Does anyone have a tutorial for writing Custom Allocators and Memory Pools for std::vectors and Objects?

Basically I've looked at placement new and I want to know how I can force vectors to use this with my shared memory pointers.

I'm thinking writing a class for it might be much easier but I cannot find tutorials on it. It's so that I can place vectors themselves within my MappedMemory and Objects too.

Writing a custom allocator is just about obeying the interface specified by the C++ standard. It's not really that hard at all. Of course in order to be able to use a custom allocator, you need to specify it in the instantiation of your STL containers, and if it is stateful you need to construct the allocator during the construction of the STL containers.

As for tutorials / guidelines, I think that pretty much every C++ book that talks about the STL has a chapter or section that talks about creating a custom allocator, many of which use the example of a memory pool allocator. Bjarne Stroustrup has a section about allocators in "The C++ Programming Language" with a memory pool example. Then, I wrote a quick and simple example of a no-init allocator as an answer to this SO thread. Scott Meyers talks about allocators in his items 10 and 11 for "Effective STL". Then, you'll find chapters on allocators in books like "C++ Programming with the Standard Template Library" (David R. Musser) (Chapter 24), "The C++ Standard Library: A Tutorial and Reference" (N.M. Josuttis) (Chapter 15), and in "Modern C++ Design: Generic Programming and Design Patterns Applied" (Andrei Alexandrescu) (Chapter 4) (warning: this last book is pretty advanced).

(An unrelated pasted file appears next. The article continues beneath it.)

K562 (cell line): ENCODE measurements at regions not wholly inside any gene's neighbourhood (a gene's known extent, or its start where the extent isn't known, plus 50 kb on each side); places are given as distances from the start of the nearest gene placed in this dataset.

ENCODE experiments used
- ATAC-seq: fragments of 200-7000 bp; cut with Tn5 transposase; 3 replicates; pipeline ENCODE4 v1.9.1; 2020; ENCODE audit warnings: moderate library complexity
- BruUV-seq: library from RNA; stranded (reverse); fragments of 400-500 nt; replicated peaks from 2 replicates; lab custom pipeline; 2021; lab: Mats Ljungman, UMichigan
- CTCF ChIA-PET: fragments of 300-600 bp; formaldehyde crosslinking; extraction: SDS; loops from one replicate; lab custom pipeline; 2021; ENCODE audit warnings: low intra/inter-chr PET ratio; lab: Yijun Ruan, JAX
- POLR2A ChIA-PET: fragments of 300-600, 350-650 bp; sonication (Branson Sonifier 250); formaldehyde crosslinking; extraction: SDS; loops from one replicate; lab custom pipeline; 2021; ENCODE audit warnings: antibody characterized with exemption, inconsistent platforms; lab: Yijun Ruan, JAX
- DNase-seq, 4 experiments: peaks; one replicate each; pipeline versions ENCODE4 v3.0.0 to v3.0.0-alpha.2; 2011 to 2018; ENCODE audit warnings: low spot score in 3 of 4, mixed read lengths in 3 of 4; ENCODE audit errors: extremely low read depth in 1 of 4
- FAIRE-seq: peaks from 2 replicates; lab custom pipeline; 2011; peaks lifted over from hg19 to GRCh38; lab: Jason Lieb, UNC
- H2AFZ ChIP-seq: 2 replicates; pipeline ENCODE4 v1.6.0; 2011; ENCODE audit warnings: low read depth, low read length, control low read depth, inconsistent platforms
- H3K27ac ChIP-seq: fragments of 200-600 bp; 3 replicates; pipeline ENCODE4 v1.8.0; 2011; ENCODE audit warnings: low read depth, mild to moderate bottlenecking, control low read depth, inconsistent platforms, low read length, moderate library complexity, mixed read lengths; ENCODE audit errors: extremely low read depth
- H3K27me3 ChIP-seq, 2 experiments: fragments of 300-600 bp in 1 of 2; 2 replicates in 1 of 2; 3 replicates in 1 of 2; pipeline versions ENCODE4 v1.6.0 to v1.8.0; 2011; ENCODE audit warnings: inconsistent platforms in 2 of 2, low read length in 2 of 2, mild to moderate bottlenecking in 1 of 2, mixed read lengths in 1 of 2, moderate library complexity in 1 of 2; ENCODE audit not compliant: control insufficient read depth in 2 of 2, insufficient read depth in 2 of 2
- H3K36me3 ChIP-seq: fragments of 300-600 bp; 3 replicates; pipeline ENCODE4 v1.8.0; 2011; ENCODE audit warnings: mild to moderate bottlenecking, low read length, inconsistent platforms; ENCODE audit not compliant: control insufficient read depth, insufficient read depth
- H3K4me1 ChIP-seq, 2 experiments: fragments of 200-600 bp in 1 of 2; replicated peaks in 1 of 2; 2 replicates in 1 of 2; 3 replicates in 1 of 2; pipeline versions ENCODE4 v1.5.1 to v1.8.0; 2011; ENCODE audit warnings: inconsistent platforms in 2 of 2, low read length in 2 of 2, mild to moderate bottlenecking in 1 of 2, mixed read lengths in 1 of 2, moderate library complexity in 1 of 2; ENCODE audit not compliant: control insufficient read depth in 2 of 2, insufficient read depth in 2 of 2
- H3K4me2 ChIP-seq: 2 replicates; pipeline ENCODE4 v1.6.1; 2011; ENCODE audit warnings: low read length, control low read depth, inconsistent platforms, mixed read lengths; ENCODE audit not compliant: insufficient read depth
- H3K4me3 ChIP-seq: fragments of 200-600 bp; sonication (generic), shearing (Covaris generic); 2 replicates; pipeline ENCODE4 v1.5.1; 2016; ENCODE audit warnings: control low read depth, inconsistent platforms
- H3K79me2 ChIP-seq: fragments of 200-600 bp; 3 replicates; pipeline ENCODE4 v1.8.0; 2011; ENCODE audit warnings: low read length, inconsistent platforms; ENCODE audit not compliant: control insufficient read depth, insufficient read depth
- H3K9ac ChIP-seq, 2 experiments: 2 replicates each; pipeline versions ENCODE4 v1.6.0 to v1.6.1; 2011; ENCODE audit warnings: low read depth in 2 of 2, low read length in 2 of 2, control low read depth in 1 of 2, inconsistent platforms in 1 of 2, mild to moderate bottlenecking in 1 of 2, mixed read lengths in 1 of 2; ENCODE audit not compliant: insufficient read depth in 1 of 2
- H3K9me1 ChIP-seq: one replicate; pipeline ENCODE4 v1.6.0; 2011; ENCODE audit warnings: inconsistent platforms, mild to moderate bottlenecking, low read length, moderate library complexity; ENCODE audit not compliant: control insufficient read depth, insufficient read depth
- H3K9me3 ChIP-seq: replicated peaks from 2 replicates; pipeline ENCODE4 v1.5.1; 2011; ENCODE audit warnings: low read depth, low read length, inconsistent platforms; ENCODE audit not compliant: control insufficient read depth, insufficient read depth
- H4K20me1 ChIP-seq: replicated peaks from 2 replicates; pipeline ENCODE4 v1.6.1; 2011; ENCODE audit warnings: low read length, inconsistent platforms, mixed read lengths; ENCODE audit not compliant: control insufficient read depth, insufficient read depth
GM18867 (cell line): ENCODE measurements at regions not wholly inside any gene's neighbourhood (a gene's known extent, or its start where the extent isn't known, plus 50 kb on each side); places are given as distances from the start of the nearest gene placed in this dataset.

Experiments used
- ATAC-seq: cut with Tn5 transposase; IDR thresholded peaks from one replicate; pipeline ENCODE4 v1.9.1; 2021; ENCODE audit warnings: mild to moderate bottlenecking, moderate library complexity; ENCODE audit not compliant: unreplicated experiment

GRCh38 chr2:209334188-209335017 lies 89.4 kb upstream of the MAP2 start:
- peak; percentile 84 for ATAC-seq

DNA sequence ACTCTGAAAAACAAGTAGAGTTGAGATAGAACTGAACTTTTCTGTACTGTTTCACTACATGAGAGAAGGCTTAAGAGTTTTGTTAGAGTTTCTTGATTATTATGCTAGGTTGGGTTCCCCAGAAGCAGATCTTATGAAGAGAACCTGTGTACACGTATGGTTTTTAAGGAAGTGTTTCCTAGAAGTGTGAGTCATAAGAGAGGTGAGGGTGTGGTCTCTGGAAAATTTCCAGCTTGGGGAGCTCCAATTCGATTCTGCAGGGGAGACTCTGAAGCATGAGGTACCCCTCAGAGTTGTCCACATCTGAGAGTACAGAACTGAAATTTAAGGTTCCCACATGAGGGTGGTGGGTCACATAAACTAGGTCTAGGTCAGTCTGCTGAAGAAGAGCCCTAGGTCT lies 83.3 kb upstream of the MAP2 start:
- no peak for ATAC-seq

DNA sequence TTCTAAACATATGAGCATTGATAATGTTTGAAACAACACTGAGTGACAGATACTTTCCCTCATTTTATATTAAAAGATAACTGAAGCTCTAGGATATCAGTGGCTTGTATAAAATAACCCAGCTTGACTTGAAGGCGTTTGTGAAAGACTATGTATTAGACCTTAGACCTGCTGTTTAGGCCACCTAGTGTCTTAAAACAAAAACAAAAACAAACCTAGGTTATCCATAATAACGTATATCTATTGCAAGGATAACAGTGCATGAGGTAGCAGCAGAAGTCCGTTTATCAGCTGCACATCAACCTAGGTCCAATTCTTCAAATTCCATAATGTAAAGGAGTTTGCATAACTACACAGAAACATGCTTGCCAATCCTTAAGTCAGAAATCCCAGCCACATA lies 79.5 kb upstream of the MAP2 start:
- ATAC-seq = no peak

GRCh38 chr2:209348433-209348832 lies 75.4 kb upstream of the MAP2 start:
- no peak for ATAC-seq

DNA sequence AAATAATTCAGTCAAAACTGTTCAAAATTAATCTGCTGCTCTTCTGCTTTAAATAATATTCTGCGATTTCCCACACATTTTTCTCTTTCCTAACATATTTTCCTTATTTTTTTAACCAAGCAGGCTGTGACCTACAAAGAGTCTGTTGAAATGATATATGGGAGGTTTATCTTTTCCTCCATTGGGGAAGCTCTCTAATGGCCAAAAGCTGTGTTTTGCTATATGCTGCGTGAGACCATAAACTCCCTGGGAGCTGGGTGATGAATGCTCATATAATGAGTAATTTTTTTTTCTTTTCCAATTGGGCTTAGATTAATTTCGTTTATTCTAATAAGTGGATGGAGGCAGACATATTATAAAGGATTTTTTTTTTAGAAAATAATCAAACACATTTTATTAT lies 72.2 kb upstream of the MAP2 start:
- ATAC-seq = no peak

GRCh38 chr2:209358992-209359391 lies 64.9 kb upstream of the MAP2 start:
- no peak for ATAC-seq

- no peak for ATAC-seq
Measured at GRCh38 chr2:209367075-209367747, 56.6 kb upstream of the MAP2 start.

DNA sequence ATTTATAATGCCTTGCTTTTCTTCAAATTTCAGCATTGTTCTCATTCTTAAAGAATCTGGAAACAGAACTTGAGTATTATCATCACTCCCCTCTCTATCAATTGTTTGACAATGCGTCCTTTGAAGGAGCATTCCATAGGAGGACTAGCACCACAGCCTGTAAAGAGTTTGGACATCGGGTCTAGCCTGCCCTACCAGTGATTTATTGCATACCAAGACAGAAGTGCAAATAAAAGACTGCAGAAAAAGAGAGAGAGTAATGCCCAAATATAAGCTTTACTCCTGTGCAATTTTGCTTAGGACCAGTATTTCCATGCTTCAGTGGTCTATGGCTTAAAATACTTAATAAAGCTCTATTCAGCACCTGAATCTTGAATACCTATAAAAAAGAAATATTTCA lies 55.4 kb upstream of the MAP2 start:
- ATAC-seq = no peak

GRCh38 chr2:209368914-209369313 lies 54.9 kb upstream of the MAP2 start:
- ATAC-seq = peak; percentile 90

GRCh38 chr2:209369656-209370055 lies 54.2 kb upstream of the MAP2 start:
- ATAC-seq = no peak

What is hard about creating a custom allocator is making sure it is efficient and robust (reliable), let alone be worth it, because very often the conjunction of OS memory handling mechanisms, the optimizations within the heap implementation, and the optimizations in the standard allocator class (std::allocator) leaves very little room for improvements. The starting point is to take a look at the C++ ISO Standard for the precise definition of what functionality an allocator should provide (the interface specification), and be prepared to comply to it exactly (including no-throw specifications). Also, be very careful about statefulness of the allocator, Stroustrup argues, for example, that there are hardly any legitimate examples of stateful allocators (of course, that doesn't include the global state).

Also, for a working example of a memory pool allocator, look at the Boost.Pool library.